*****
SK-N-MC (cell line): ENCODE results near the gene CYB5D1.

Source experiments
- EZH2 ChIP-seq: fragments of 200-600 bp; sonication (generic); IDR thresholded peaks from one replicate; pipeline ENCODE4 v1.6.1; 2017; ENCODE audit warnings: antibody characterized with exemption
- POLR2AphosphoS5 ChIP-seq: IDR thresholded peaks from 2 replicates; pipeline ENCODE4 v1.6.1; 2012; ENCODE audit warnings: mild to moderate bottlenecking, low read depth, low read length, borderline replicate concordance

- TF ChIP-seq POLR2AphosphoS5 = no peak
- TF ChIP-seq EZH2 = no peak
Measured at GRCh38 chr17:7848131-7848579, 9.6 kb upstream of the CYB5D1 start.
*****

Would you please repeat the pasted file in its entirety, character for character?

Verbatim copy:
SK-N-MC (cell line): ENCODE results near the gene CYB5D1.

Source experiments
- EZH2 ChIP-seq: fragments of 200-600 bp; sonication (generic); IDR thresholded peaks from one replicate; pipeline ENCODE4 v1.6.1; 2017; ENCODE audit warnings: antibody characterized with exemption
- POLR2AphosphoS5 ChIP-seq: IDR thresholded peaks from 2 replicates; pipeline ENCODE4 v1.6.1; 2012; ENCODE audit warnings: mild to moderate bottlenecking, low read depth, low read length, borderline replicate concordance

- TF ChIP-seq POLR2AphosphoS5 = no peak
- TF ChIP-seq EZH2 = no peak
Measured at GRCh38 chr17:7848131-7848579, 9.6 kb upstream of the CYB5D1 start.